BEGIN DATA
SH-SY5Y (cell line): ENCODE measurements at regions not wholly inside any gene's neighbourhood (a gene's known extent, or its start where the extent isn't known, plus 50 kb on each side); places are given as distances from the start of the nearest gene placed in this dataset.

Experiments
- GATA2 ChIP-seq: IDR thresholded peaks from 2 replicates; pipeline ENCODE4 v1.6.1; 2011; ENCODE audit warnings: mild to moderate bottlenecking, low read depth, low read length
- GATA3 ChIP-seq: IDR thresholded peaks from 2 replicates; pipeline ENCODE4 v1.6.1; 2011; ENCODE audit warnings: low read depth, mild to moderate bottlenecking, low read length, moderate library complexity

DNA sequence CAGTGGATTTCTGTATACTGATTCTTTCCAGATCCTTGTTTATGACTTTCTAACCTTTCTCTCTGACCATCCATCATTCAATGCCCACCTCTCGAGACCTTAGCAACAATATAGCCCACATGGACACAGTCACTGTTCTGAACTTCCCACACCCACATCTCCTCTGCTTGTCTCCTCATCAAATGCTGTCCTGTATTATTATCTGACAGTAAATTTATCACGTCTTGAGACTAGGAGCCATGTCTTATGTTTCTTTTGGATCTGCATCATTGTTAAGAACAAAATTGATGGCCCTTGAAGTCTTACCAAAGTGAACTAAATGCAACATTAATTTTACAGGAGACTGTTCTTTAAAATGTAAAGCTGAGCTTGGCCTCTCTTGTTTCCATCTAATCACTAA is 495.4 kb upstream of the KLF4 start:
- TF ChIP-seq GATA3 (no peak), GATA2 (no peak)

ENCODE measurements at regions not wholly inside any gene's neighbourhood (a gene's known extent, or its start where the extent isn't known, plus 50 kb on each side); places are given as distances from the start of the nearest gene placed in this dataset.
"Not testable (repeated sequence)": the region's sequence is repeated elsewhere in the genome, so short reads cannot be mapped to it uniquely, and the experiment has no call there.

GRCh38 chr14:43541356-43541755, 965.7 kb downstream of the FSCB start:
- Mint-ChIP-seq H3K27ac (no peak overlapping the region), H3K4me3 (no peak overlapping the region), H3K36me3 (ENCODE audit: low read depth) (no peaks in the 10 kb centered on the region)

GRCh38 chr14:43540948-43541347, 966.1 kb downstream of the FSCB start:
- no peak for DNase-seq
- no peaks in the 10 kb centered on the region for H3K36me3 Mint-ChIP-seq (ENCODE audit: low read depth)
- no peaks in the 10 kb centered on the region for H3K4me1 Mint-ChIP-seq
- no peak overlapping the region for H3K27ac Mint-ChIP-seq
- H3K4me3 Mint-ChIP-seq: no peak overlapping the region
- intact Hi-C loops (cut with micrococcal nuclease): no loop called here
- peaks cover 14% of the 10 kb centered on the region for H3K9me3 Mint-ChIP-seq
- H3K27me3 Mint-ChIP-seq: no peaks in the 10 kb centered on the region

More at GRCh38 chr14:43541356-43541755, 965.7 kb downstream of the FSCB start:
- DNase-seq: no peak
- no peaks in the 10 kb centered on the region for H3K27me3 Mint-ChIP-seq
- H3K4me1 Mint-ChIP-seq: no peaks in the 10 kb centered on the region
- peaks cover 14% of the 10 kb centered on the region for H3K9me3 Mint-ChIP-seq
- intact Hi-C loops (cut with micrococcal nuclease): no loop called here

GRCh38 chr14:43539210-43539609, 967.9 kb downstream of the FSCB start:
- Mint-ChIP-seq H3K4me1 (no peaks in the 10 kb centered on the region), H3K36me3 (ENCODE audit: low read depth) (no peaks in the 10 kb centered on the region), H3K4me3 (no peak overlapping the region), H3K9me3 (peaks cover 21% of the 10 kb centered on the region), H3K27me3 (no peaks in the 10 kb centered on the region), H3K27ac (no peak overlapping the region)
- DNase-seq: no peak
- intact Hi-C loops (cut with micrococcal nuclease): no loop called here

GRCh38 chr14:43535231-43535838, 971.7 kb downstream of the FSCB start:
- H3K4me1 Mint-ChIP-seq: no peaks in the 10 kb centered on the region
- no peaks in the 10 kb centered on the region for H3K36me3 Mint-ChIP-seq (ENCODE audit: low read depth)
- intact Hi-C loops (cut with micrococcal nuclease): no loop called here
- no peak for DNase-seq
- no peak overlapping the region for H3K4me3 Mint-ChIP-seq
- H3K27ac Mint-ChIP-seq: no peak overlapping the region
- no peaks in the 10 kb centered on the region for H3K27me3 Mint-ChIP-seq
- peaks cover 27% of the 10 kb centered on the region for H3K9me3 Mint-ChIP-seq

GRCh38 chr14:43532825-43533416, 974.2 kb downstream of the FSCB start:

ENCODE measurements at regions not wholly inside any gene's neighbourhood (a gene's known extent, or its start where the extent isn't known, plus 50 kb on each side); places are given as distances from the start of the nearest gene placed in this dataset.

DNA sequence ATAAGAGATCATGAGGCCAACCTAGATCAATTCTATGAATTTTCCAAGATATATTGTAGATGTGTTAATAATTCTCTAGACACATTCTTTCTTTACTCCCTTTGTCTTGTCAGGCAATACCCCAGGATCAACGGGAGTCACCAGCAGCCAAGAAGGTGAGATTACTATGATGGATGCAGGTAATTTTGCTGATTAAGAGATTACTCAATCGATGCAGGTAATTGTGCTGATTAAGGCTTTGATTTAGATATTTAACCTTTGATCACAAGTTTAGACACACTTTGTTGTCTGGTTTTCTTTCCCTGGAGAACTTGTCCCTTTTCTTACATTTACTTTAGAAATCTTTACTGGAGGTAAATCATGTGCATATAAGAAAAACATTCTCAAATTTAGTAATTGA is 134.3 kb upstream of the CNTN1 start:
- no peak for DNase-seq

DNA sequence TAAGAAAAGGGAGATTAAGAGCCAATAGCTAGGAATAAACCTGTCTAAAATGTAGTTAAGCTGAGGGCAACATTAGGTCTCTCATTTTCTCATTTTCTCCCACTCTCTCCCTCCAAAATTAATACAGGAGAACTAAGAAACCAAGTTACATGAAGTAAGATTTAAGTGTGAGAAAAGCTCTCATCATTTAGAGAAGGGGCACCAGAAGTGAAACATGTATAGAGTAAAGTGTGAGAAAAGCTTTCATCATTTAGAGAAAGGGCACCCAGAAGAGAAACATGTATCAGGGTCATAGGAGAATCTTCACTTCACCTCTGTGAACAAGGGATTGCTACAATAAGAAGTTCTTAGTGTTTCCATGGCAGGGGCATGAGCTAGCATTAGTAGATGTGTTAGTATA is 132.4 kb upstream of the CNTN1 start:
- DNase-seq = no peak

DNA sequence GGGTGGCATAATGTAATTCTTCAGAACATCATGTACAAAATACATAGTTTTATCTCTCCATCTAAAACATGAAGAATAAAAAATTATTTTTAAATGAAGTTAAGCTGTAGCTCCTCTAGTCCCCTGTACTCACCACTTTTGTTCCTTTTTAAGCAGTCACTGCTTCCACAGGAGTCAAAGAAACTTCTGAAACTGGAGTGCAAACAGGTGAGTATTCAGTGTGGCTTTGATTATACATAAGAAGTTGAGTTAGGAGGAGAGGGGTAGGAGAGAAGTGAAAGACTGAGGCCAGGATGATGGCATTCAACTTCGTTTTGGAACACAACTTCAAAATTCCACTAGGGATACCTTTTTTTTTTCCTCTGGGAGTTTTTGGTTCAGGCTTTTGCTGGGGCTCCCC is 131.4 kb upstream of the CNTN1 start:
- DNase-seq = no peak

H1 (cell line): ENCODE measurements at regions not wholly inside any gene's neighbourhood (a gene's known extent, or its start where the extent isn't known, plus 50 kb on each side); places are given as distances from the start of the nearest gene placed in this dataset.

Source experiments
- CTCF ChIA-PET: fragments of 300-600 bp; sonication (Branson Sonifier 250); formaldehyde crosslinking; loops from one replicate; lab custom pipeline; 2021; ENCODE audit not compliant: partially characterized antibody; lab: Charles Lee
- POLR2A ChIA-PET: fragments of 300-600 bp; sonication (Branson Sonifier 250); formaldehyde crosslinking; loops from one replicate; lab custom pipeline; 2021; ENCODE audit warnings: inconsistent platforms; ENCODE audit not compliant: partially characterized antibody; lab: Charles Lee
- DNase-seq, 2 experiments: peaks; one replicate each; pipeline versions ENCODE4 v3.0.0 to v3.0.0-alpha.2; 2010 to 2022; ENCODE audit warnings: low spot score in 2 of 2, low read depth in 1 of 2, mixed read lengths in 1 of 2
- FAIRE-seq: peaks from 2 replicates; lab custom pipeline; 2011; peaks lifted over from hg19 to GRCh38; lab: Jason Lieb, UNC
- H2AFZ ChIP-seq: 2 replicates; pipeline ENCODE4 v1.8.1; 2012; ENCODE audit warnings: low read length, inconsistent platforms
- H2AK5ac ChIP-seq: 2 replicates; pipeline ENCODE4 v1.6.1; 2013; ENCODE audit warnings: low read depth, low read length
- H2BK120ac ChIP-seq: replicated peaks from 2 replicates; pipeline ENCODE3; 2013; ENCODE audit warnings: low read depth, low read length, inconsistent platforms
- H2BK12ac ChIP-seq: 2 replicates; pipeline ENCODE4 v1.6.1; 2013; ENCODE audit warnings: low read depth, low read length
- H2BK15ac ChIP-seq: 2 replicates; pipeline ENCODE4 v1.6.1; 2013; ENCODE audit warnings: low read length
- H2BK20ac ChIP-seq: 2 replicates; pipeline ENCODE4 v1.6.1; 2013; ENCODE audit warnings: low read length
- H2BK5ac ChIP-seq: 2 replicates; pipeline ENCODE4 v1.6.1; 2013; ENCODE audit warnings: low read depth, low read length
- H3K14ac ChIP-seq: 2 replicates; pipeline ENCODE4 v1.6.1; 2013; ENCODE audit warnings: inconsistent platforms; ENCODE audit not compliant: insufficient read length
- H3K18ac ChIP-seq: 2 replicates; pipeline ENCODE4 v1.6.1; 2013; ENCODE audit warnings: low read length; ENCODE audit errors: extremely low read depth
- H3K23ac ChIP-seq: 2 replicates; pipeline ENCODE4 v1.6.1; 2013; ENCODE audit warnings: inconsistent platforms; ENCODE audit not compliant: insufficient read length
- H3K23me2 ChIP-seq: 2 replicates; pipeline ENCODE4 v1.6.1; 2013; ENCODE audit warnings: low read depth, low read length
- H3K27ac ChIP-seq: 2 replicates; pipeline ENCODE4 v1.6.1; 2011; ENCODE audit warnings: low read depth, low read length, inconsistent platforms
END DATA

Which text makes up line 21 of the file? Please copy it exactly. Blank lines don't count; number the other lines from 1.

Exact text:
- DNase-seq: no peak